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Design feedback experience

Mariana Mota is writing a book interactively, I just answered a question she made about design feedback, and because it touched me so deeply I decided to share my own experience. I think it might resonate with other designers as well…

The prompt:

Tell me a story of when you have received feedback on your design work and it either frustrated you or motivated you to do good work.

What made you feel the way you felt? Who gave you the feedback? Was it verbally, how did they speak (manner, words)?

My experience…

One of the experiences I had receiving feedback was when an email was sent around the office saying that a work was done and asking people to give their feedback and point out if any problems were found. I received both positive and negative feedback, the positive was in form of praise to myself (skills) or to the design and the experience that was pleasant to them; this type of feedback came via email or verbally and it was motivating, it was a recognition that I was doing “the right thing” or at least I was in the “right path” on the design process and delivery. The negative feedback was mostly in the form of “check this problem in browser x”, or “this is not working”, or “can we make it this way instead?” and they were all valid points, and where possible, the feedback generated an action and I “fixed a problem” or at least gave a reply on what cannot be done at this stage and why.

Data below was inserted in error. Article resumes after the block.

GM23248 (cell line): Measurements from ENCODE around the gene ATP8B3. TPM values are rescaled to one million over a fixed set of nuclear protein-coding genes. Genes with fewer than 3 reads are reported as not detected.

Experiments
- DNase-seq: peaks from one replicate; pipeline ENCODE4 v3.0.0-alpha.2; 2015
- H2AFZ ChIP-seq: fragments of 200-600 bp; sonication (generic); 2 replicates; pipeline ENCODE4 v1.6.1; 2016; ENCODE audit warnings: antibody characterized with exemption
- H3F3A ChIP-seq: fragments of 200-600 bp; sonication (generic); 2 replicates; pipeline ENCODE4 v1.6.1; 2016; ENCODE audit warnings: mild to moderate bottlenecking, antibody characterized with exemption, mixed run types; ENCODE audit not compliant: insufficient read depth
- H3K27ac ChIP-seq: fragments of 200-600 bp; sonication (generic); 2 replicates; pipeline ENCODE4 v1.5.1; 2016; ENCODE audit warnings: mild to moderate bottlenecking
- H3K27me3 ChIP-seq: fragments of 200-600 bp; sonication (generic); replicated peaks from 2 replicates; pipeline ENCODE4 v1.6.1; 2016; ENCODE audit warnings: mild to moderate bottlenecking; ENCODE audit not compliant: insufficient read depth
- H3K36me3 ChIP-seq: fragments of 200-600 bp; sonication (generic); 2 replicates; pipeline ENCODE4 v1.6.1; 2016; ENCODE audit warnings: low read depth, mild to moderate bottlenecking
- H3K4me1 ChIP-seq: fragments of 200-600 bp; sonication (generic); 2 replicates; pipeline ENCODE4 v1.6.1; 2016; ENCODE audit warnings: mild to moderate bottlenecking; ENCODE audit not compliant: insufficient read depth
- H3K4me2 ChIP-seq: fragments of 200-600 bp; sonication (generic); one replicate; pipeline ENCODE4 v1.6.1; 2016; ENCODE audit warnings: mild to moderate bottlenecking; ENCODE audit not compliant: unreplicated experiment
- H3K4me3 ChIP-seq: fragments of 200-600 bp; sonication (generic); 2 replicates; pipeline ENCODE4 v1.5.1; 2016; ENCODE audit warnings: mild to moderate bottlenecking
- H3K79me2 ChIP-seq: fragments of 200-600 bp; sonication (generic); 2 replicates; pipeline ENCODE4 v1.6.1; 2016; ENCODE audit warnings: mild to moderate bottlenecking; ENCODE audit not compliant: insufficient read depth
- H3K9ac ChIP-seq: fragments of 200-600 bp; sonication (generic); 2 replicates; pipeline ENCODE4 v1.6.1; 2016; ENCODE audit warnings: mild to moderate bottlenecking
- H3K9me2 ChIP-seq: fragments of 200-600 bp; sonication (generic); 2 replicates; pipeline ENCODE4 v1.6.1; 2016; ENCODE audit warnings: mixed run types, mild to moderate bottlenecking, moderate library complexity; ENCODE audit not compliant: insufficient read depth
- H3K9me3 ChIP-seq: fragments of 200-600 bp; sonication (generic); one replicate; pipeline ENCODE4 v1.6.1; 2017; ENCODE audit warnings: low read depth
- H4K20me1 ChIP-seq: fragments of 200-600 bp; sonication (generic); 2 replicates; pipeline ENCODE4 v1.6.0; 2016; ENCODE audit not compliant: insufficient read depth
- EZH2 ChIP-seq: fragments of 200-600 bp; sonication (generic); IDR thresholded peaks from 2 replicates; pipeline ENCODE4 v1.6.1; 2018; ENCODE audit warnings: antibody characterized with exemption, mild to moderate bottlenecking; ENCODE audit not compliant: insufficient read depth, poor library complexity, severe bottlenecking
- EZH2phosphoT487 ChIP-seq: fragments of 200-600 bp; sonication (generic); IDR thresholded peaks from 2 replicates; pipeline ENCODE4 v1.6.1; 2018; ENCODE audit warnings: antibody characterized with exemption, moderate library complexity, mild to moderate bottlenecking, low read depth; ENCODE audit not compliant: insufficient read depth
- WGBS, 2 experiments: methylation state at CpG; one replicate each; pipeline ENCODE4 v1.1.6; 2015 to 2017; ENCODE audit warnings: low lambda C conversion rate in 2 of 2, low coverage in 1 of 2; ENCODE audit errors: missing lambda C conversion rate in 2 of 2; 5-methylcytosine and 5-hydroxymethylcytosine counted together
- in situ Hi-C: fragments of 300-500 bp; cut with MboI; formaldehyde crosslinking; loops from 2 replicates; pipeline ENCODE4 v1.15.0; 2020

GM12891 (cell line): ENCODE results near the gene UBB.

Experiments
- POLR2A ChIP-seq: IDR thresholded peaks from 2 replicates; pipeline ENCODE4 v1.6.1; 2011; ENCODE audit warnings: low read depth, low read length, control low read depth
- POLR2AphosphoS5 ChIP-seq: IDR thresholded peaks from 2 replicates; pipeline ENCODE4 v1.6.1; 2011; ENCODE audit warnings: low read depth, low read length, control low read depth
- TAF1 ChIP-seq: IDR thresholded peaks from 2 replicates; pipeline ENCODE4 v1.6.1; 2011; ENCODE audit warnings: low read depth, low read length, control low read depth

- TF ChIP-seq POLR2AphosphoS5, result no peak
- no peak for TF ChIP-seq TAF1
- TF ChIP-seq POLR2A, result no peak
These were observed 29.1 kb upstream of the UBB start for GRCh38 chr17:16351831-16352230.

What made my experience *really* bad and unsettling (in this specific case) were a few colleagues, just around the corner from where I sit, lashing about things they didn’t like or didn’t work, talking to each other (sometimes sarcastically) and not actually passing the information in a constructive manner to myself, either verbally or via email. I found it really disappointing and felt disrespected (because I could hear it all! yet no consideration or direct approach!), some of the feedback was just personal preference and it was out of the context of the client wanted, so a few comments could be ignored, but some others were just questioning skills or technology used and a direct talk would clarify the choices, if I was given the chance.

After that experience I was more pro-active on email requests, asking that ALL feedback could be kindly passed (negative or positive) in a constructive manner via email so I could possibly address any issues.

However I still have a “scar” from that experience and it affected, unfortunately, the feedback request. I’ve chosen for a while to get feedback from strangers instead of colleagues to be able to detach myself from the whole experience. I know that this doesn’t stop feedback that is not constructive to come around, but at least I don’t get it from people that I see every day.

On a personal note: I keep reminding myself that is a learning curve, that is hard to be detached from the design “baby” that was created. Designers (and other professionals) involved in the design process have to be constantly reminded of that need of detachment, so we can progress with the project/product.

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